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2017 - L-Type Calcium Channel Inhibition Contributes to the Proarrhythmic Effects of Aconitine in Human Cardiomyocytes

icon pl  Patchliner publication in PLoS ONE (2017)

Authors: 
Wu J., Wang X., Chung Y.Y. Koh C.H. Liu Z., Guo H., Yuan Q., Wang C., Su S., Wei H.

Journal: 
PLoS ONE (2017) 12(1):e0168435


Abstract:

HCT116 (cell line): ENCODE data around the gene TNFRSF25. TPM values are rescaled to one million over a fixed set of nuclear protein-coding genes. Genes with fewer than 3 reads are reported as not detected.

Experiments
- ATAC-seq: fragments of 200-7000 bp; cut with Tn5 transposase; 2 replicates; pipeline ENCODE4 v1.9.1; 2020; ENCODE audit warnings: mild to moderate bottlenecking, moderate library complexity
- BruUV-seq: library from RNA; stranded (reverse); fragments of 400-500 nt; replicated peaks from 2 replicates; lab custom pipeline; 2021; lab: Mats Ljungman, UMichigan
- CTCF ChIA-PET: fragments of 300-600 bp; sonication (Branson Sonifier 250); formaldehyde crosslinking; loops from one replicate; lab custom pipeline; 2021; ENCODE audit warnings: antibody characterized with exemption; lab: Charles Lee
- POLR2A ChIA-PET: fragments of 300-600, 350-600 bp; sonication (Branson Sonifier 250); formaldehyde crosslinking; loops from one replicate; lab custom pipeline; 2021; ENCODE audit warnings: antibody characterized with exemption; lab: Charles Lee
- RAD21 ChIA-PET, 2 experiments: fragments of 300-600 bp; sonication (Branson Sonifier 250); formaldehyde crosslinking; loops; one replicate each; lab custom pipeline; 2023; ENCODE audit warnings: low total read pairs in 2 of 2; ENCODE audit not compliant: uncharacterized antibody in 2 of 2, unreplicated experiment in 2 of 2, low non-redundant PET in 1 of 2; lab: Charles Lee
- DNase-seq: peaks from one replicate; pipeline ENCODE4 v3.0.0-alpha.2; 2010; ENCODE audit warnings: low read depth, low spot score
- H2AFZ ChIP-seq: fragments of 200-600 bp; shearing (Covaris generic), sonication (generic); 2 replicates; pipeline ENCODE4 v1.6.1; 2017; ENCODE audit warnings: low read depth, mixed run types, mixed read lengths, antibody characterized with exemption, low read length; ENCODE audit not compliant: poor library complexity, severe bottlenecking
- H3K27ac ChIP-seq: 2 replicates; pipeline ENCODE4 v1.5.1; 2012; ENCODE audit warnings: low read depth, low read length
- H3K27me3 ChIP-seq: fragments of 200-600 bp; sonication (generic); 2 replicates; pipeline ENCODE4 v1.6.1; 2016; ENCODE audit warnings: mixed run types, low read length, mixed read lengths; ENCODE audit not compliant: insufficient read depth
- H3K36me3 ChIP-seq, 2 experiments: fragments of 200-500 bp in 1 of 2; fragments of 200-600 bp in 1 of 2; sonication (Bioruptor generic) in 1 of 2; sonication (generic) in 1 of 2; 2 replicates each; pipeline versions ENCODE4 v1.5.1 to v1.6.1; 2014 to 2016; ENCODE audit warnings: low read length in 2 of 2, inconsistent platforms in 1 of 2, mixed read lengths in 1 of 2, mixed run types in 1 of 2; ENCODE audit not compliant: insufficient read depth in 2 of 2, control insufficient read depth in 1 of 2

Aconitine (ACO) is well-known for causing lethal ventricular tachyarrhythmias. While cardiac Na+ channel opening during repolarization has long been documented in animal cardiac myocytes, the cellular effects and mechanism of ACO in human remain unexplored. This study aimed to assess the proarrhythmic effects of ACO in human induced pluripotent stem cell-derived cardiomyocytes (hiPSC-CMs). ACO concentration-dependently (0.3 ~ 3.0 μM) shortened the action potentials (AP) durations (APD) in ventricular-like hiPSC-CMs by > 40% and induced delayed after-depolarization. Laser-scanning confocal calcium imaging analysis showed that ACO decreased the duration and amplitude of [Ca2+]i transients and increased in the beating frequencies by over 60%. Moreover, ACO was found to markedly reduce the L-type calcium channel (LTCC) currents (ICa,L) in hiPSC-CMs associated with a positive-shift of activation and a negative shift of inactivation. ACO failed to alter the peak and late Na+ currents (INa) in hiPSC-CMs while it drastically increased the late INa in Guinea-pig ventricular myocytes associated with enhanced activation/delayed inactivation of INa at -55 mV~ -85 mV. Further, the effects of ACO on ICa,L, INa and the rapid delayed rectifier potassium current (Ikr) were validated in heterologous expression systems by automated voltage-clamping assays and a moderate suppression of Ikr was observed in addition to concentration-dependent ICa,L inhibition. Lastly, increased beating frequency, decreased Ca2+ wave and shortened field potential duration were recorded from hiPSC-CMs by microelectrode arrays assay. In summary, our data demonstrated that LTCC inhibition could play a main role in the proarrhythmic action of ACO in human cardiomyocytes.


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